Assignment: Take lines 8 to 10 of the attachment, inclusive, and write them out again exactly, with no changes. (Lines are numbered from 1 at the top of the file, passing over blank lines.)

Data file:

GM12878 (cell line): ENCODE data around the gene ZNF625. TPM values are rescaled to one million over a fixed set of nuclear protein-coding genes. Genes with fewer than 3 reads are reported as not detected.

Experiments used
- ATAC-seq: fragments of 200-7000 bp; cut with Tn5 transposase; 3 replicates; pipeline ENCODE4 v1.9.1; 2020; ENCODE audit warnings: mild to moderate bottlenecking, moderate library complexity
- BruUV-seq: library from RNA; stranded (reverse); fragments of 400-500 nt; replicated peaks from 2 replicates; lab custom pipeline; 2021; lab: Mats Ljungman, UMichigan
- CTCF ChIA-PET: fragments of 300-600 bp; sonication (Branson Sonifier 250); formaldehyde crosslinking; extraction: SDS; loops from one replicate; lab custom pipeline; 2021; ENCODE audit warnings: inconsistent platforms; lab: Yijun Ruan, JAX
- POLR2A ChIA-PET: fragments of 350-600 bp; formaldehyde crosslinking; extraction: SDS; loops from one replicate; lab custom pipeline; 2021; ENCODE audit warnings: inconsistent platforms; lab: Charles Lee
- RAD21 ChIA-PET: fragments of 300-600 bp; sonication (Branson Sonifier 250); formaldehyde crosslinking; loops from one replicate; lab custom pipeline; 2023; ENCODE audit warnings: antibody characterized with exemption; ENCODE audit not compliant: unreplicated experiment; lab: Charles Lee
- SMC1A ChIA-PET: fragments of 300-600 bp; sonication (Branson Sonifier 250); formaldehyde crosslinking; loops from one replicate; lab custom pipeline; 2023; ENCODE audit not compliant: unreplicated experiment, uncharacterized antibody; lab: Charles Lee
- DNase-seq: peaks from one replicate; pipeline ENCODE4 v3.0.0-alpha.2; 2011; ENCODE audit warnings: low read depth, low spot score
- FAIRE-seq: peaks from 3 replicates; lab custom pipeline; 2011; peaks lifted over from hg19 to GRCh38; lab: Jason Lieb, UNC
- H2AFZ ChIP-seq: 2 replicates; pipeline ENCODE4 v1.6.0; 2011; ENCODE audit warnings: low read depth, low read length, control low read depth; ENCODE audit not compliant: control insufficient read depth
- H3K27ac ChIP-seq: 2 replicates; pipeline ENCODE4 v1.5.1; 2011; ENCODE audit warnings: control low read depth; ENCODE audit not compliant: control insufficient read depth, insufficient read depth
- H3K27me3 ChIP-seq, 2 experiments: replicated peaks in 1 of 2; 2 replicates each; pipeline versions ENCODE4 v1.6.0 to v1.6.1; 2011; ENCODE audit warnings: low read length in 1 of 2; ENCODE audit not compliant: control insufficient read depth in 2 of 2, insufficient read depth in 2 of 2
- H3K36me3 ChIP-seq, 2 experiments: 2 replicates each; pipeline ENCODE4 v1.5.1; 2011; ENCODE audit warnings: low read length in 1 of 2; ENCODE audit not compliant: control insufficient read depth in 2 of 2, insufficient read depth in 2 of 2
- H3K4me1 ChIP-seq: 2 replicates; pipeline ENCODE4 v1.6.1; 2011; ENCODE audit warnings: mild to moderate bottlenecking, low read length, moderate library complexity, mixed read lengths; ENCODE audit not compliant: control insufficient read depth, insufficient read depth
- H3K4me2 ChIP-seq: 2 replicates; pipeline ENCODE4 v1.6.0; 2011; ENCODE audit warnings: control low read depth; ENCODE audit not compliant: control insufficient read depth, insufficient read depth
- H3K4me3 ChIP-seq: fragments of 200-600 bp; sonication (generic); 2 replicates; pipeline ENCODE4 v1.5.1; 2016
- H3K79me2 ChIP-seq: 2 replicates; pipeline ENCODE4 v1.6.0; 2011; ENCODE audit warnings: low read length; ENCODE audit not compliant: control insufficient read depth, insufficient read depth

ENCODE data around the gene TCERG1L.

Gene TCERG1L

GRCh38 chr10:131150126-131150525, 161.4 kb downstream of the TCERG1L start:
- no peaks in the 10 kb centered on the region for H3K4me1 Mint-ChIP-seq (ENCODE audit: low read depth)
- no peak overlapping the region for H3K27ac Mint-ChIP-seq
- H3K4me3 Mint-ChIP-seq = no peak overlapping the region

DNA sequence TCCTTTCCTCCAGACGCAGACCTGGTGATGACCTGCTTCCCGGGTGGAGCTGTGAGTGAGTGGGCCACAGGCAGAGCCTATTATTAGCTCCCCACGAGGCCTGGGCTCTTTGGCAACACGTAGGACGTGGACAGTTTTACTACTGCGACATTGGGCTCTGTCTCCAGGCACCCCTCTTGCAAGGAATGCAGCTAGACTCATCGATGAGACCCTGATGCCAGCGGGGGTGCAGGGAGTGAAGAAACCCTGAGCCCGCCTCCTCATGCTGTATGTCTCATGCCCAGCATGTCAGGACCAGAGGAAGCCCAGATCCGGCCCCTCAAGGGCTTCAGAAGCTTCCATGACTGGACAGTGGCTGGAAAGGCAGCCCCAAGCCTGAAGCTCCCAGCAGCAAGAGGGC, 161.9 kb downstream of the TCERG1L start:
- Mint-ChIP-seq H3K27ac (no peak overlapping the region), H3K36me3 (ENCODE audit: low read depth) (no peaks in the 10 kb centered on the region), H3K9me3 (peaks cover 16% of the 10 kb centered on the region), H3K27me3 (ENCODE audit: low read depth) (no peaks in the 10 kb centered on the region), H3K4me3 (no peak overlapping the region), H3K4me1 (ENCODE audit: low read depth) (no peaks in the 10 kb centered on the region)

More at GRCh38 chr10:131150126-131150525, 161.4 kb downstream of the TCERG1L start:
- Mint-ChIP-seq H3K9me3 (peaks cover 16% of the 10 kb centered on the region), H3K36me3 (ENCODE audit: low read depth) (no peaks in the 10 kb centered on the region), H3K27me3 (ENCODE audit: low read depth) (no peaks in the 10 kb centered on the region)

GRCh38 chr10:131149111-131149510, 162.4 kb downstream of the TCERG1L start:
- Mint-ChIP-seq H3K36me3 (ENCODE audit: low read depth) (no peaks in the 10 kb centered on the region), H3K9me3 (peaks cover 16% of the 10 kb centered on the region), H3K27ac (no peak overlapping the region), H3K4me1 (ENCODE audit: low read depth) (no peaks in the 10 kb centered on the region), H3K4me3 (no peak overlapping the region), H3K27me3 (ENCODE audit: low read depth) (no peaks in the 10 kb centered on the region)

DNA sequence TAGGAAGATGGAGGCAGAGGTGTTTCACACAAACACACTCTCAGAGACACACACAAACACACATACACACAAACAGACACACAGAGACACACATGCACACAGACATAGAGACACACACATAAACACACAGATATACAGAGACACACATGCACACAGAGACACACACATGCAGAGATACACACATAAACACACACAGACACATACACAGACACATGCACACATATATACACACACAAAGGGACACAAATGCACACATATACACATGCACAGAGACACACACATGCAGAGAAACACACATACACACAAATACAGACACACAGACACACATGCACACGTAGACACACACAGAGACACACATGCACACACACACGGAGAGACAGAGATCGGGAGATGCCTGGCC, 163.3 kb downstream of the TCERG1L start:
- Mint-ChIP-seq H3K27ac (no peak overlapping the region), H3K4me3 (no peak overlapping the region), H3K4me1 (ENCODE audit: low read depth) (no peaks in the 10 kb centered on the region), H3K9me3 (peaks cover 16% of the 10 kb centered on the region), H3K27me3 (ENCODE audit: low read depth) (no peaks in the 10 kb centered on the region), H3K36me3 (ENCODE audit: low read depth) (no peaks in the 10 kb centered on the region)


- SMC1A ChIA-PET: fragments of 300-600 bp; sonication (Branson Sonifier 250); formaldehyde crosslinking; loops from one replicate; lab custom pipeline; 2023; ENCODE audit not compliant: unreplicated experiment, uncharacterized antibody; lab: Charles Lee
- DNase-seq: peaks from one replicate; pipeline ENCODE4 v3.0.0-alpha.2; 2011; ENCODE audit warnings: low read depth, low spot score
- FAIRE-seq: peaks from 3 replicates; lab custom pipeline; 2011; peaks lifted over from hg19 to GRCh38; lab: Jason Lieb, UNC